MOREMEN, Justice. Appellant, Prudie Massey, was the successful bidder at a sale held by a master commissioner. Thereafter she filed exceptions to the judgment and order of sale and to the report of sale in which she specifically assigned a number of reasons that she believed sufficient to cause the sale to be set aside and the sale bonds cancelled. The court caused the following order to be entered:
'This cause being now submitted on the exceptions to the Report of Sale herein filed by purchaser, Prudie Massey, and the court being sufficiently advised,
'It Is Now Ordered and Adjudged that said exceptions be and the same are hereby overruled, to all of which the purchaser, Prudie Massey, objects and excepts and prays an appeal to the Court of Appeals which is granted.'
We have held in many cases that no appeal may be had to this court where the record contains no final order and, in the case of Farmers Bank & Trust Co. v. Stanley, 190 Ky. 762, 228 S.W. 691, 692, said: 'That no appeal may be prosecuted to this court, except from final orders, is too well settled to require reference to the cases, and, should an appeal be prosecuted from an interlocutory order, it would be promptly dismissed upon motion, or without motion, if the attention of the court should be directed to it.'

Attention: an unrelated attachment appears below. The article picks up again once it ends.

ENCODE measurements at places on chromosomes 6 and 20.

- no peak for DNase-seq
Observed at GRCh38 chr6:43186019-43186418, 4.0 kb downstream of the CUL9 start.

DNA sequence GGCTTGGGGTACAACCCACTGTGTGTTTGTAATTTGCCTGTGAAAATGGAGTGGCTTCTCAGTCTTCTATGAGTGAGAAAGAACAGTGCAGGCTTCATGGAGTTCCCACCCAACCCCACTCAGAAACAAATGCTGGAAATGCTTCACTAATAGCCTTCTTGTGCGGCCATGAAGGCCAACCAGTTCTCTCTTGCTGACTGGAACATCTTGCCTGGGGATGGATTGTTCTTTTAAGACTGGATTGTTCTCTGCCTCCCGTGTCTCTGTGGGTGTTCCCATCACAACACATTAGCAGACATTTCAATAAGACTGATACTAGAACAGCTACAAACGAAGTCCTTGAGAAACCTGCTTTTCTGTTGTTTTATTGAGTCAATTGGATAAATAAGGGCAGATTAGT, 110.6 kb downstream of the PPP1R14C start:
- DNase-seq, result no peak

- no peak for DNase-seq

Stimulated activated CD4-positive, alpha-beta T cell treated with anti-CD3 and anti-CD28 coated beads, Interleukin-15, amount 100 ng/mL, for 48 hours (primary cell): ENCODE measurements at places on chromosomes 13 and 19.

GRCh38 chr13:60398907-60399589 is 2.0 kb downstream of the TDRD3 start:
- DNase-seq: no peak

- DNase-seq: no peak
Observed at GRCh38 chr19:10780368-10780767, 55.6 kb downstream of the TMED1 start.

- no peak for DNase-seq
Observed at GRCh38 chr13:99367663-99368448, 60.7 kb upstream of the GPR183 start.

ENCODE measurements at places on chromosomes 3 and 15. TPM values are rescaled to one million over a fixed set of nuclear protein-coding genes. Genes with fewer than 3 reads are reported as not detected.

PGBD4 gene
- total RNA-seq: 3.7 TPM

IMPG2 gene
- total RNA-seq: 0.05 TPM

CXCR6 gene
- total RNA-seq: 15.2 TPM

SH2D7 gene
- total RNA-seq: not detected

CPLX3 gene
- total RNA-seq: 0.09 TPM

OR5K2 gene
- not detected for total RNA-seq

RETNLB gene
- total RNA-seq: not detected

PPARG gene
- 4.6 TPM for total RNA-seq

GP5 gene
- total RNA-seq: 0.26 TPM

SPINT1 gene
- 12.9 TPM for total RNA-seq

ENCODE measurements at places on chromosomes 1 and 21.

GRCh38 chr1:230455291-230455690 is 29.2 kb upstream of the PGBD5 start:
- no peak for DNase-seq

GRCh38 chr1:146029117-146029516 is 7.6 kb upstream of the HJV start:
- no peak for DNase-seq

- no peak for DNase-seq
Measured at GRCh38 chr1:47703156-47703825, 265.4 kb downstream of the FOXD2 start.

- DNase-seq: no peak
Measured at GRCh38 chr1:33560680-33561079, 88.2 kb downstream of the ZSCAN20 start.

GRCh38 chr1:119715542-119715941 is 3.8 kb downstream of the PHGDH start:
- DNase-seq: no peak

We have defined a final order or judgment from which an appeal lies as being one which either terminates the action itself or operates to vest some right in such a manner as to put it out of the power of the court making the order to place the parties in their original condition after the expiration of the term. Searcy v. Three Point Gold Co., 280 Ky. 683, 134 S.W.2d 228; Faulkner v. Faulkner, 270 Ky. 693, 110 S.W.2d 465.
In the case of Kramer v. Kramer, 276 Ky. 504, 124 S.W.2d 744, we held that an order which overruled exceptions to a commissioner's report and granted an appeal to this court was not a 'final order' from which an appeal would lie.
It will be noted that the order above set forth fails to confirm the sale. The final act which consummates a decretal sale has not been performed.
It is with reluctance that we remand this case on this rather technical ground but in matters concerning title to real estate, it is best to place the condition of the title and the record title beyond even the threat of a future law suit involving a possible defect.